Your friend flips the coin again and gets another head. What is the updated probability that the coin is rigged?

The prior belief is now P(\text{rigged})=\frac{2}{3}.

The total probability of flipping a head is:

Putting this into Bayes rule:

Your belief that the coin is rigged has now increased to 80%.

Your friend flips the coin 10 more times and gets 10 more heads. What is the updated probability that the coin is rigged?

We use our prior belief of P(\text{rigged})=\frac{4}{5}.

The total probability of flipping 10 heads is:

Putting this into Bayes’ rule:

We now believe the coin is rigged with greater than 99.9% probability.

## 33.3 Balls from an urn

You have two urns filled with balls. Urn 1 has 30% black balls and 70% yellow balls. Urn 2 has 70% black balls and 30% yellow balls. The labels have fallen off the urns, so you do not know which urn is which.

You reach into one of the urns and pull out a yellow ball. What is the probability that you have drawn the ball from urn 1?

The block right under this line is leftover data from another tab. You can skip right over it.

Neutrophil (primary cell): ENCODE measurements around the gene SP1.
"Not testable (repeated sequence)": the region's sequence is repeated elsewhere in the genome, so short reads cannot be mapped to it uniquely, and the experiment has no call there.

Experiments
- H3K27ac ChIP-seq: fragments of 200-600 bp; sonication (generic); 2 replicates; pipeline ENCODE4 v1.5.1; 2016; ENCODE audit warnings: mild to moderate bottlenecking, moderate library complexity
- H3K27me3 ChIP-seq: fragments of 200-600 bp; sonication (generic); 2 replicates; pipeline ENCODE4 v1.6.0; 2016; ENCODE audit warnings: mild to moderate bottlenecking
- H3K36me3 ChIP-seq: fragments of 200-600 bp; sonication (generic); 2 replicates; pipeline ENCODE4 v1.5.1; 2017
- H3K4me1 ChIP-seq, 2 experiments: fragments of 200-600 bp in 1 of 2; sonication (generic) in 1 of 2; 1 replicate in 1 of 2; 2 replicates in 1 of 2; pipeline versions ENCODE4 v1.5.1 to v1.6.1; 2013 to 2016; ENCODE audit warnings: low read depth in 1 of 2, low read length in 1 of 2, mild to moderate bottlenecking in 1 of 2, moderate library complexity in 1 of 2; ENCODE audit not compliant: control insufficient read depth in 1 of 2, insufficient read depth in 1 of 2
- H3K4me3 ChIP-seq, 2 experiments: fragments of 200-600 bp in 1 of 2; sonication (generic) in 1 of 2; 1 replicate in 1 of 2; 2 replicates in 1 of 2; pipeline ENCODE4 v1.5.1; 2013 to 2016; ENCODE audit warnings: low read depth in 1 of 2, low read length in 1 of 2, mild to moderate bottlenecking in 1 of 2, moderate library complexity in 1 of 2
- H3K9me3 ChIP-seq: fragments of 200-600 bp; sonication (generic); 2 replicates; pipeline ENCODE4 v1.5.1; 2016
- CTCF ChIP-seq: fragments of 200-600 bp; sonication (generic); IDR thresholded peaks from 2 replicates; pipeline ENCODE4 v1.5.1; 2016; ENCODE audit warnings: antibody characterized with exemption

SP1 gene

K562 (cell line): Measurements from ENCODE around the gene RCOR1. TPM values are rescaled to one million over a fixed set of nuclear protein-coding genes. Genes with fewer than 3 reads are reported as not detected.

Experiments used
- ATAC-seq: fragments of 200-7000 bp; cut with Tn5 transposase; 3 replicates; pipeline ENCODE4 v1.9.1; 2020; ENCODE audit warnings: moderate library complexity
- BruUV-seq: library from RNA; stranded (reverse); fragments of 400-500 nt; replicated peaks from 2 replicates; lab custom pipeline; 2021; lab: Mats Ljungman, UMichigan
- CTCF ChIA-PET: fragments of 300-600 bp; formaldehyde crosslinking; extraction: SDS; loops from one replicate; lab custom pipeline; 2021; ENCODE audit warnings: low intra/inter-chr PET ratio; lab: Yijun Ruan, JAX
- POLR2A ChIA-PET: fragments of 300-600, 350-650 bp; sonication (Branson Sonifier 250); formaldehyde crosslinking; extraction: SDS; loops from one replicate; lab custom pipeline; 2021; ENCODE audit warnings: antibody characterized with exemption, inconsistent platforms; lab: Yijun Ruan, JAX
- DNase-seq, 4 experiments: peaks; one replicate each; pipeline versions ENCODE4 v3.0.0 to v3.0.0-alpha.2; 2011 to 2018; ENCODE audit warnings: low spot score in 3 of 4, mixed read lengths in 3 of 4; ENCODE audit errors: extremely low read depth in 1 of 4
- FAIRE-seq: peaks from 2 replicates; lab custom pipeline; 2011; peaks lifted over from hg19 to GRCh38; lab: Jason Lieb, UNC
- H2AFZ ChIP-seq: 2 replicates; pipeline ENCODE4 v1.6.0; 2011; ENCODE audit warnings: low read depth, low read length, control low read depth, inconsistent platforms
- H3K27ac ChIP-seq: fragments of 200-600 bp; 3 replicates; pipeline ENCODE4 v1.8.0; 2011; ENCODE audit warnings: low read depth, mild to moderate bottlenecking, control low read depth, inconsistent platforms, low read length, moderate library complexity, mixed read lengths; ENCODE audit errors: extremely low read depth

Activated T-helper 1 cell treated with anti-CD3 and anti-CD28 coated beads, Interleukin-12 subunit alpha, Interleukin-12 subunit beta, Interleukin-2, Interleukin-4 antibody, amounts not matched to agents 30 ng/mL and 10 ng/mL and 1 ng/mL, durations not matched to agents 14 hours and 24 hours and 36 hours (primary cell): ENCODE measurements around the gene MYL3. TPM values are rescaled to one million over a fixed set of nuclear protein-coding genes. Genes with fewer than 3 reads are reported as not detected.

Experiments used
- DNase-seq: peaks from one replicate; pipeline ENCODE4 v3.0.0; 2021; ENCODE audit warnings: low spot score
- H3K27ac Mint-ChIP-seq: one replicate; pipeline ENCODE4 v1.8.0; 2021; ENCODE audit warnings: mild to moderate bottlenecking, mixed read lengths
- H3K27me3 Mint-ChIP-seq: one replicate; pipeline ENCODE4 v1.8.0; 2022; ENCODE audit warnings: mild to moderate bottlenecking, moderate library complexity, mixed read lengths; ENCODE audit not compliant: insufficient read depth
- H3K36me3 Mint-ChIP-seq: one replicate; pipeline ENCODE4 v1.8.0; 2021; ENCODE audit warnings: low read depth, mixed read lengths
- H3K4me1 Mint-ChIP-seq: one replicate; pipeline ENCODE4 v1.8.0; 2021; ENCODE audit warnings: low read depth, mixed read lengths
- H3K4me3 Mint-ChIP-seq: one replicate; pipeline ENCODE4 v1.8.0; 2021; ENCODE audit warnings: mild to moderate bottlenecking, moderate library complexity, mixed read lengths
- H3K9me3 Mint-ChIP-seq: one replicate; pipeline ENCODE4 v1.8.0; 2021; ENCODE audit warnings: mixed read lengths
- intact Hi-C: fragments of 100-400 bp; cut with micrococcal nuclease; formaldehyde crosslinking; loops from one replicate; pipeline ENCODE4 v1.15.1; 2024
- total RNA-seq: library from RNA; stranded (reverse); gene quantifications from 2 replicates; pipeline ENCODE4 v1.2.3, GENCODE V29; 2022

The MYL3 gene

The Bayes’ rule formula to solve this problem is:

\begin{align*} P(\text{urn 1}|\text{yellow})=\frac{P(\text{yellow}|\text{urn 1})P(\text{urn 1})}{P(\text{yellow})} \end{align*}

We take the prior probability of the ball coming from urn 1 to be 50%. The probability of drawing a yellow ball from urn 1 is 70%.

The total probability of drawing a yellow ball is:

\begin{align*} P(\text{yellow})&=P(\text{yellow}|\text{urn 1})P(\text{urn 1})+P(\text{yellow}|\text{urn 2})P(\text{urn 2}) \\[6pt] &=0.3\times 0.5+0.7\times 0.5 \\[6pt] &=0.5 \end{align*}

Putting this into Bayes’ rule:

\begin{align*} P(\text{urn 1}|\text{yellow})&=\frac{P(\text{yellow}|\text{urn 1})P(\text{urn 1})}{P(\text{yellow})} \\[12pt] &=\frac{P(\text{yellow}|\text{urn 1})P(\text{urn 1})}{P(\text{yellow}|\text{urn 1})P(\text{urn 1})+P(\text{yellow}|\text{urn 2})P(\text{urn 2})} \\[12pt] &=\frac{0.7\times 0.5}{0.7\times 0.5+0.3\times 0.5} \\[12pt] &=0.7 \end{align*}

You put the first ball back in the urn, reach in again and pull out a black ball. What is the probability that you have drawn the ball from urn 1?

Given we have already drawn one ball and updated our probability, we will use the prior probability of P(\text{urn 1})=0.7.

The total probability of drawing a black ball is:

\begin{align*} P(\text{black})&=P(\text{black}|\text{urn 1})P(\text{urn 1})+P(\text{black}|\text{urn 2})P(\text{urn 2}) \\[6pt] &=0.3\times 0.7+0.7\times 0.3 \\[6pt] &=0.42 \end{align*}

Putting this into Bayes rule:

\begin{align*} P(\text{urn 1}|\text{black})&=\frac{P(\text{black}|\text{urn 1})P(\text{urn 1})}{P(\text{black})} \\[12pt] &=\frac{0.3\times 0.7}{0.42} \\[12pt] &=0.5 \end{align*}